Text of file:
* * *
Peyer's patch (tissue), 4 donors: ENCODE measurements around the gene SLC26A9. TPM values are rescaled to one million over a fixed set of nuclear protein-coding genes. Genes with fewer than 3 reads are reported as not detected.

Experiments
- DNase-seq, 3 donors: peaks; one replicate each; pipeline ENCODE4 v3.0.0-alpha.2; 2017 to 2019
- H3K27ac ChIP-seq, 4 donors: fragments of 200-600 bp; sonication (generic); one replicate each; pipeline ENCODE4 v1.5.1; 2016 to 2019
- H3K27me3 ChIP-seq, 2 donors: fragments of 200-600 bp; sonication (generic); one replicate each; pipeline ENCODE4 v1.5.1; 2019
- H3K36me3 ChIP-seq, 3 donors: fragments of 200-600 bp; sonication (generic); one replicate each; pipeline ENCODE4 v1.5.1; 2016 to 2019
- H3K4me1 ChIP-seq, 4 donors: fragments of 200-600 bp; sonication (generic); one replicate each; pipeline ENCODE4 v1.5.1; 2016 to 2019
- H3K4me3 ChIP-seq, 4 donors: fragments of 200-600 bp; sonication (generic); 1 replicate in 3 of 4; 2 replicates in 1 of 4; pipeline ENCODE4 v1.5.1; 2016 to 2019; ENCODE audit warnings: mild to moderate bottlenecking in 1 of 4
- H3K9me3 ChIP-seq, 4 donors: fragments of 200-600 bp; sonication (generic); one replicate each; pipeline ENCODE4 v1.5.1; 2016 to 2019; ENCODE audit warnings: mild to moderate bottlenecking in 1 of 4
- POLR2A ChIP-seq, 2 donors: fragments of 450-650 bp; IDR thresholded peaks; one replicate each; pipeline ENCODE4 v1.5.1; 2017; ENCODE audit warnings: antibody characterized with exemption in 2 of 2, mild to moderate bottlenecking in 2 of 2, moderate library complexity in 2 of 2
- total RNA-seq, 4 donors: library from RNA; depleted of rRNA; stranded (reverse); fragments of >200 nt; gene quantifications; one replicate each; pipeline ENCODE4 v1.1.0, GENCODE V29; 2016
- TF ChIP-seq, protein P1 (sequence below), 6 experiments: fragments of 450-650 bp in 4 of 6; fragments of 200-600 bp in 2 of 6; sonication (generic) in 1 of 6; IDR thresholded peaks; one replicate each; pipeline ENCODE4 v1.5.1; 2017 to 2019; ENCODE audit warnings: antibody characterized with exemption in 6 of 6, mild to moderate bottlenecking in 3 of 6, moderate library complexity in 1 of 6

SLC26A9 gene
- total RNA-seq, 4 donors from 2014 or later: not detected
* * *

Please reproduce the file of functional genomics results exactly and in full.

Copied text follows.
Peyer's patch (tissue), 4 donors: ENCODE measurements around the gene SLC26A9. TPM values are rescaled to one million over a fixed set of nuclear protein-coding genes. Genes with fewer than 3 reads are reported as not detected.

Experiments
- DNase-seq, 3 donors: peaks; one replicate each; pipeline ENCODE4 v3.0.0-alpha.2; 2017 to 2019
- H3K27ac ChIP-seq, 4 donors: fragments of 200-600 bp; sonication (generic); one replicate each; pipeline ENCODE4 v1.5.1; 2016 to 2019
- H3K27me3 ChIP-seq, 2 donors: fragments of 200-600 bp; sonication (generic); one replicate each; pipeline ENCODE4 v1.5.1; 2019
- H3K36me3 ChIP-seq, 3 donors: fragments of 200-600 bp; sonication (generic); one replicate each; pipeline ENCODE4 v1.5.1; 2016 to 2019
- H3K4me1 ChIP-seq, 4 donors: fragments of 200-600 bp; sonication (generic); one replicate each; pipeline ENCODE4 v1.5.1; 2016 to 2019
- H3K4me3 ChIP-seq, 4 donors: fragments of 200-600 bp; sonication (generic); 1 replicate in 3 of 4; 2 replicates in 1 of 4; pipeline ENCODE4 v1.5.1; 2016 to 2019; ENCODE audit warnings: mild to moderate bottlenecking in 1 of 4
- H3K9me3 ChIP-seq, 4 donors: fragments of 200-600 bp; sonication (generic); one replicate each; pipeline ENCODE4 v1.5.1; 2016 to 2019; ENCODE audit warnings: mild to moderate bottlenecking in 1 of 4
- POLR2A ChIP-seq, 2 donors: fragments of 450-650 bp; IDR thresholded peaks; one replicate each; pipeline ENCODE4 v1.5.1; 2017; ENCODE audit warnings: antibody characterized with exemption in 2 of 2, mild to moderate bottlenecking in 2 of 2, moderate library complexity in 2 of 2
- total RNA-seq, 4 donors: library from RNA; depleted of rRNA; stranded (reverse); fragments of >200 nt; gene quantifications; one replicate each; pipeline ENCODE4 v1.1.0, GENCODE V29; 2016
- TF ChIP-seq, protein P1 (sequence below), 6 experiments: fragments of 450-650 bp in 4 of 6; fragments of 200-600 bp in 2 of 6; sonication (generic) in 1 of 6; IDR thresholded peaks; one replicate each; pipeline ENCODE4 v1.5.1; 2017 to 2019; ENCODE audit warnings: antibody characterized with exemption in 6 of 6, mild to moderate bottlenecking in 3 of 6, moderate library complexity in 1 of 6

SLC26A9 gene
- total RNA-seq, 4 donors from 2014 or later: not detected